Richard Nixon excelled at stating the obvious. On his historic first trip to China in February of 1972, he visited the Great Wall, marveling at its vast length and age. “I think that you would have to conclude that this is a great wall,” he remarked. But when dealing with a country as complex as China, Nixonian plainspeak was not always a bad thing. In a private conversation in June 1971 with Walter P. McConaughy, the U.S. ambassador to Taiwan, Nixon said that the United States needed to prepare Taiwan’s leaders for the eventual shock that would accompany Washington’s improved ties with Beijing. At the time, Washington had full diplomatic relations with Taiwan, but not China; the small island nation was still one of the five permanent members of the United Nations Security Council (UNSC). In the eyes of the world, Taiwan’s strongman leader Chiang Kai-Shek was the legitimate ruler of China. But Taiwan, Nixon said, must know that Washington is engaging with Beijing, “not because we love them. But because they’re there.” China, he implied in his circuitous yet blunt way, was just too big to ignore anymore. More importantly, it had been a mistake to ignore China.
Amid the outcry following President-elect Donald Trump’s early December call with Taiwanese President Tsai Ing-Wen—the first known occurrence of a U.S. president or president-elect speaking with a Taiwanese leader since Jimmy Carter—it’s worth recalling just how much Beijing has eclipsed Taipei in global importance. According to Tsai’s office, she told Trump during the call that she hoped the United States “would continue to support more opportunities for Taiwan to participate in international issues.” Yet the implicit legitimacy conferred upon Tsai by merely speaking with Trump, as an equal, is unprecedented in the post-Carter era.
China in the early 1970s was so insignificant—a chaotically governed, desperately poor nation—that Nixon was right to speak of it as a place largely ignored by the world. China in 2016, by contrast, is not just “there”; it’s pretty much everywhere. Beijing challenges the United States for trade dominance in Latin America, sidelines the United States in global economic arrangements, and contributes more troops to UN peacekeeping missions than any of the other permanent members of the UNSC.
Trump’s values and policies, as well as his nascent cabinet and advisors, suggest the potential for a warming of relations with Taiwan, and a chance for the democracy of 23 million people to recoup some of its lost influence. Beijing, meanwhile, views Taiwan as a province that has merely pretended to be independent since 1949, the year Chiang established the Republic of China after losing the Chinese Civil War to Mao Zedong. Reabsorbing Taiwan has been China’s primary foreign policy goal for decades (though Chinese officials see this as a matter of internal—not international—relations). And it sees attempts to legitimize Taiwan as serious provocations. Regardless of how Trump seeks to rebalance relations, Beijing won’t allow Taiwan to return to its 1970s status without a major fight.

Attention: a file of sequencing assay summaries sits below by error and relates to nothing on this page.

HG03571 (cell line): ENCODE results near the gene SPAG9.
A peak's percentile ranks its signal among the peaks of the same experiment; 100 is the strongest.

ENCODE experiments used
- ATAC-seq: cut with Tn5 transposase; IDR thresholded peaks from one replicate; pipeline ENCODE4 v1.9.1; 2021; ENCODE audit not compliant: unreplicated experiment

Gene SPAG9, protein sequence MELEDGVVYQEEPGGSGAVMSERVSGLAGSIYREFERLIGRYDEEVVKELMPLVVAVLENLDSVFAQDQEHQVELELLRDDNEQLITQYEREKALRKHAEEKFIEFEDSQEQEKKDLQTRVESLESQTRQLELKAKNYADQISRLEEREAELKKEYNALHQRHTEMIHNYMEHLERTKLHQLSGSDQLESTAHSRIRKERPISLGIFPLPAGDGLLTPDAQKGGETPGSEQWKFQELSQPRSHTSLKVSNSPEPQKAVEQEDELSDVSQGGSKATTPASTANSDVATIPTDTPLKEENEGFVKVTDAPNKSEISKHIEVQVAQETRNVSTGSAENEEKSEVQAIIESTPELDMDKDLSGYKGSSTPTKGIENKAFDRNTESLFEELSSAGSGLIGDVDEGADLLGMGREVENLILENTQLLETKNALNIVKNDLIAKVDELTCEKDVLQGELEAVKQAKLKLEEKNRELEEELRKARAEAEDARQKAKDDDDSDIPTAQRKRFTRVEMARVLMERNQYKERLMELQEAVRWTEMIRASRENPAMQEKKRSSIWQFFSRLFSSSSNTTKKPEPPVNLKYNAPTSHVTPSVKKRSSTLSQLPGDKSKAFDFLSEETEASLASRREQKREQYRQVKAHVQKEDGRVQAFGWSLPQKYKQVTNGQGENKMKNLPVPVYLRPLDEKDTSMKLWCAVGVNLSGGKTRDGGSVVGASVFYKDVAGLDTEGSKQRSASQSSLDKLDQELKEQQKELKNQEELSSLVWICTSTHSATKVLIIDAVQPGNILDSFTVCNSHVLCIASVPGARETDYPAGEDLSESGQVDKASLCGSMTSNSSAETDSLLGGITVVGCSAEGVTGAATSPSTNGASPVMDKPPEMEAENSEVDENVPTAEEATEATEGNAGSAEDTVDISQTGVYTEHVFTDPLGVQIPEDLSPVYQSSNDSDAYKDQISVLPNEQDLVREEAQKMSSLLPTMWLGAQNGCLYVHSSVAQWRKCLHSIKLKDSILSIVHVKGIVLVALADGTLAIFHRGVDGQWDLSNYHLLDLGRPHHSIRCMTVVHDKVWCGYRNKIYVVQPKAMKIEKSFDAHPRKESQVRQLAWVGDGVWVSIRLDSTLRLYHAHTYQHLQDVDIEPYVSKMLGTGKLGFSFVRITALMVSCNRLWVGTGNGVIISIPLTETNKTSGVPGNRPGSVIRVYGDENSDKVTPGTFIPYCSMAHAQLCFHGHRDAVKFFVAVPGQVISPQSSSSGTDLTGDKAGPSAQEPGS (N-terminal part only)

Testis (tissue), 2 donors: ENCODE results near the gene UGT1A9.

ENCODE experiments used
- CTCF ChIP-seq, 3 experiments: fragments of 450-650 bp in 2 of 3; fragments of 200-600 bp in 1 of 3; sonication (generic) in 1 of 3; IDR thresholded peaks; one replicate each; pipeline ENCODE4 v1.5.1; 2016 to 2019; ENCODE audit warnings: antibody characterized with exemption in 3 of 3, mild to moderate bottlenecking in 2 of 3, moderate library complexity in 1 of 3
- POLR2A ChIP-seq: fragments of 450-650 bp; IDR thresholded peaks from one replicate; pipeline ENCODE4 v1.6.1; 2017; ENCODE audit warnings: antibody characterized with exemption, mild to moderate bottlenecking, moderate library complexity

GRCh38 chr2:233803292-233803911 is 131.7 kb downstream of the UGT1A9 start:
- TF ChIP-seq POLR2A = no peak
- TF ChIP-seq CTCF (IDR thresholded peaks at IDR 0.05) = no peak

That fight has its roots in the 1970s, after Nixon and Mao embarked on their diplomatic reengagement. In his excellent new book on Sino-U.S. relations, The Beautiful Country and Middle Kingdom, the journalist John Pomfret writes about the outcry after U.S. officials alerted the country that Washington would be severing relations with Taiwan. “When U.S. officials arrived in Taipei to explain the decision,” he writes, “a crowd attacked their car, first pelting it with tomatoes and then smashing the windows with rocks. Deputy Secretary of State Warren Christopher suffered cuts to his face.”
China’s major economic realignment followed its political one. After Deng Xiaoping took over China, several years after Mao’s death in 1976, China embarked on a series of reforms that unleashed its economic power. In 1971, its estimated gross domestic product of $98.56 billion was only roughly twice the size of Taiwan’s; now, it’s over 20 times bigger. That astonishing growth has, among other things, forced the world to take China’s feelings about Taiwan more seriously. The International Monetary Fund, for example, now refers to Taiwan as Taiwan Province of China. While the United States and Taiwan remain relatively close despite the lack of formal relations between them, China “fights tooth and nail against any enhancement of the relationship with Taiwan,” a former senior official focusing on Asia policy, who asked to speak anonymously because of the sensitivity of the subject, told me. “There’s nothing too small for China to object to” when it comes to Taiwan, he said, adding, “and after a while, they just grind down any administration.”
Until recently, Taiwanese and Chinese diplomats regularly travelled the world fighting for diplomatic recognition, while China sat quietly in the UNSC seat it took from Taiwan in October 1971, using its veto largely as a cudgel against countries that recognized Taiwan. Now it doesn’t need to; the fight is over, and Taiwan lost. South Africa, the last major country to recognize Taiwan, switched over in 1998. Taiwan lost the Gambia, the smallest nation in continental Africa, in March 2016, dropping the number of states that recognize it to 22, the most important of which are the Vatican and Nicaragua.